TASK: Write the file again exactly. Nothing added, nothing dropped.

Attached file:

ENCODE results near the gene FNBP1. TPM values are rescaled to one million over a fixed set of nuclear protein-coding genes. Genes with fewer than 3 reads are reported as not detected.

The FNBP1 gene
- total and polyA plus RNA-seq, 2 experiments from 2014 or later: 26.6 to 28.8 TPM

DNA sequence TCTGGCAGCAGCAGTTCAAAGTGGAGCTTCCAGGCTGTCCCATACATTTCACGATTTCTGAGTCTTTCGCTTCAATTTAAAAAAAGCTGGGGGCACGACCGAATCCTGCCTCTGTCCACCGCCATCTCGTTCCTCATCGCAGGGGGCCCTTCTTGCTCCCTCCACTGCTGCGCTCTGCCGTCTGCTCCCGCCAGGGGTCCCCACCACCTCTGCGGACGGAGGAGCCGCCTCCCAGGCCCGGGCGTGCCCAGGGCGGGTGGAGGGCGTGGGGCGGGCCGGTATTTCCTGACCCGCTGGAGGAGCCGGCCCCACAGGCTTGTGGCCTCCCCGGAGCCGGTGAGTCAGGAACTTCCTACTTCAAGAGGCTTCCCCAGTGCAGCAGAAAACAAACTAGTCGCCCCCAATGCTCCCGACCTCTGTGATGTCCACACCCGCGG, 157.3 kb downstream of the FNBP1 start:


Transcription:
ENCODE results near the gene FNBP1. TPM values are rescaled to one million over a fixed set of nuclear protein-coding genes. Genes with fewer than 3 reads are reported as not detected.

The FNBP1 gene
- total and polyA plus RNA-seq, 2 experiments from 2014 or later: 26.6 to 28.8 TPM

DNA sequence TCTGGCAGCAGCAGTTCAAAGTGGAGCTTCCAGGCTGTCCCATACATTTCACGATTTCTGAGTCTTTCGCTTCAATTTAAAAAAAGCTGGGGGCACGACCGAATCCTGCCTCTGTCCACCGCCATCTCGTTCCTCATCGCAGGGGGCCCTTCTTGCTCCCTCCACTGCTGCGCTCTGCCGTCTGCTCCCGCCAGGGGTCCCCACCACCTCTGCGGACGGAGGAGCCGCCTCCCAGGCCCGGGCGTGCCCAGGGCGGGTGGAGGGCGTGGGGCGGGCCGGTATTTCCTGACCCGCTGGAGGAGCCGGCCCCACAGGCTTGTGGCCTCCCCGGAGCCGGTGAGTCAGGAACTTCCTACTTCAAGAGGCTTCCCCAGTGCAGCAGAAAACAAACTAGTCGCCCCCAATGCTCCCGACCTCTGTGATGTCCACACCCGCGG, 157.3 kb downstream of the FNBP1 start: